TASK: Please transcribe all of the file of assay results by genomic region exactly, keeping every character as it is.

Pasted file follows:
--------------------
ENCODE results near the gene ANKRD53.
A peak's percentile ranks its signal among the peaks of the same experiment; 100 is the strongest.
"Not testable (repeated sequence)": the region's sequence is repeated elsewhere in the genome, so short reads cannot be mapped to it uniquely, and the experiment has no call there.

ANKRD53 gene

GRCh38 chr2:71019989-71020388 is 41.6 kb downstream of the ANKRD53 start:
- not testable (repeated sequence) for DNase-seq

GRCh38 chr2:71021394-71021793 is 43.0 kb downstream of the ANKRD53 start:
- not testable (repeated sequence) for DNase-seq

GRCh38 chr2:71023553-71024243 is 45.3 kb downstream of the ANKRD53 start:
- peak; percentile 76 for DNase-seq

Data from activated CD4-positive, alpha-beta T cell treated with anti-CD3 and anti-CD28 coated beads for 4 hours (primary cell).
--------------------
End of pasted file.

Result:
ENCODE results near the gene ANKRD53.
A peak's percentile ranks its signal among the peaks of the same experiment; 100 is the strongest.
"Not testable (repeated sequence)": the region's sequence is repeated elsewhere in the genome, so short reads cannot be mapped to it uniquely, and the experiment has no call there.

ANKRD53 gene

GRCh38 chr2:71019989-71020388 is 41.6 kb downstream of the ANKRD53 start:
- not testable (repeated sequence) for DNase-seq

GRCh38 chr2:71021394-71021793 is 43.0 kb downstream of the ANKRD53 start:
- not testable (repeated sequence) for DNase-seq

GRCh38 chr2:71023553-71024243 is 45.3 kb downstream of the ANKRD53 start:
- peak; percentile 76 for DNase-seq

Data from activated CD4-positive, alpha-beta T cell treated with anti-CD3 and anti-CD28 coated beads for 4 hours (primary cell).